By November 8, 2009 4 Comments Read More →

A Nearly Apocalyptic Workaround?

Inside the Apocalyptic Soviet Doomsday Machine:

There was a fascinating article in a recent WIRED Magazine about Cold War nuclear response and defense systems. This one sidebar struck me as a classic workaround, if the story can be believed.

When: 1960s

What: Midway through the Cold War, American leaders began to worry that a rogue US officer might launch a small, unauthorized strike, prompting massive retaliation. So in 1962, Robert McNamara ordered every nuclear weapon locked with numerical codes.

Effect: None. Irritated by the restriction, Strategic Air Command set all the codes to strings of zeros. The Defense Department didn’t learn of the subterfuge until 1977.”

Isn’t it amazing to see how clever people can be in working around a top-down management mandate? Would Secretary McNamara been more successful if he had involved all of the stakeholders and gotten buy in instead of issuing an order? How did DoD not know about the “subterfuge”? Because they weren’t going to the “gemba”??

I’m sure if you look around your organization (hospital or otherwise), you can find a similar dynamic in place somewhere… maybe everyone’s job this week should be to find a workaround?

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Mark Graban's passion is creating a better, safer, more cost effective healthcare system for patients and better workplaces for all. Mark is a consultant, author, and speaker in the "Lean healthcare" methodology. He is author of the Shingo Award-winning books Lean Hospitals and Healthcare Kaizen, as well as The Executive Guide to Healthcare Kaizen. His most recent project is an eBook titled Practicing Lean that benefits the Louise H. Batz Patient Safety Foundation, where Mark is a board member. Mark is also the VP of Improvement & Innovation Services for the technology company KaiNexus.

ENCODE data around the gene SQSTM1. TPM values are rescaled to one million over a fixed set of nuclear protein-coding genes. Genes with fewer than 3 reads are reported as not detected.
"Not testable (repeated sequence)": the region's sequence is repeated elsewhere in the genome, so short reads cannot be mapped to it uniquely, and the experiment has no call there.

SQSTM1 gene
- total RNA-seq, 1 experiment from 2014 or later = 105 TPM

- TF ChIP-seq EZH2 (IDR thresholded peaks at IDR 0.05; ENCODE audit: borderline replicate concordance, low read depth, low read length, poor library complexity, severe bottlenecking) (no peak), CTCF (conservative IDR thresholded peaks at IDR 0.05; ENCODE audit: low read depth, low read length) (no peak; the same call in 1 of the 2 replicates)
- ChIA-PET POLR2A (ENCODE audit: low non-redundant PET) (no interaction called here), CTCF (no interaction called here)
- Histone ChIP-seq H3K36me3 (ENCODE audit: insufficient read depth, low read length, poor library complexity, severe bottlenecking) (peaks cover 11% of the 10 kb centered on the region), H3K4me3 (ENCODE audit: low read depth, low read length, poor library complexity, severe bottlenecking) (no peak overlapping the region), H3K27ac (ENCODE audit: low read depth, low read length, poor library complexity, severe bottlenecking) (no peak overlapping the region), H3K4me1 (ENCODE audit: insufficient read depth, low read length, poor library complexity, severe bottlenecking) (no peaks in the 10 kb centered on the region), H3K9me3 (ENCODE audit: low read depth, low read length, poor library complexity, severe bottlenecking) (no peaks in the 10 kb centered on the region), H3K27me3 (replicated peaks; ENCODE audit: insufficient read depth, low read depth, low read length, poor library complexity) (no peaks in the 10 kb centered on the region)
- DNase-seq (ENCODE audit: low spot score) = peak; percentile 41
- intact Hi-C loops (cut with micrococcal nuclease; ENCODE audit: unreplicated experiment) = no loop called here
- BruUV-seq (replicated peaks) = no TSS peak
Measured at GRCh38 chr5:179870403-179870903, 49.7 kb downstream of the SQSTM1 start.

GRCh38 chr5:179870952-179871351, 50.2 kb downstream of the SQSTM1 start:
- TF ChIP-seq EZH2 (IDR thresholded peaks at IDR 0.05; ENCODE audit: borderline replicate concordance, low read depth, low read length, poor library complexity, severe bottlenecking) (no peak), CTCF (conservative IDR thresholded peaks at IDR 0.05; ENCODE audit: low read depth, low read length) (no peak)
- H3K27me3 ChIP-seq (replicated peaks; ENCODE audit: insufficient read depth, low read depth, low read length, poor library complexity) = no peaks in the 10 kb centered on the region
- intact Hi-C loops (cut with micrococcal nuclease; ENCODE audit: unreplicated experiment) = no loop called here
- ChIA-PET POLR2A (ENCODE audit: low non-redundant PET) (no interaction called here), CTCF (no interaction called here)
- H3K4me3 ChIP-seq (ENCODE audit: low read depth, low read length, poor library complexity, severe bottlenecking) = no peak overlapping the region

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4 Comments on "A Nearly Apocalyptic Workaround?"

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  1. Andy Wagner says:

    Father of the Edsel, McNamara is the epitome of the non-gemba manager.
    In Vietnam he tracked progress by counting aircraft sorties. Short on bombs, the Air Force flew a dozen aircraft with one bomb each instead of reducing the number aircraft and flying a full load.

  2. Mark Graban says:

    Andy – what a great (I mean sad) example of "gaming the numbers" to give the manager what he's looking for. Different type of workaround, something that also often exists in most organizations where managers don't look at process and they don't go to the gemba.

  3. Jeromy Timmer says:

    The USSR was worried about officers launching strikes because they mistook a flock of geese for a U.S. attack. Their solution: Build a doomsday device. That way the officers with twitchy trigger fingers could rest easier that nuclear Armageddon would take place after their demise. Would that be a Poka-Yoke?

    http://www.wired.com/politics/security/magazine/17-10/mf_deadhand?currentPage=all

  4. Mark Welch says:

    Andy,

    Maybe we should have cut McNamara some slack. Maybe he was just beginning Lean and saw "One Bomber/One Bomb" as one-piece-flow :-)

    Just kidding. A little tongue-in-cheek humor.

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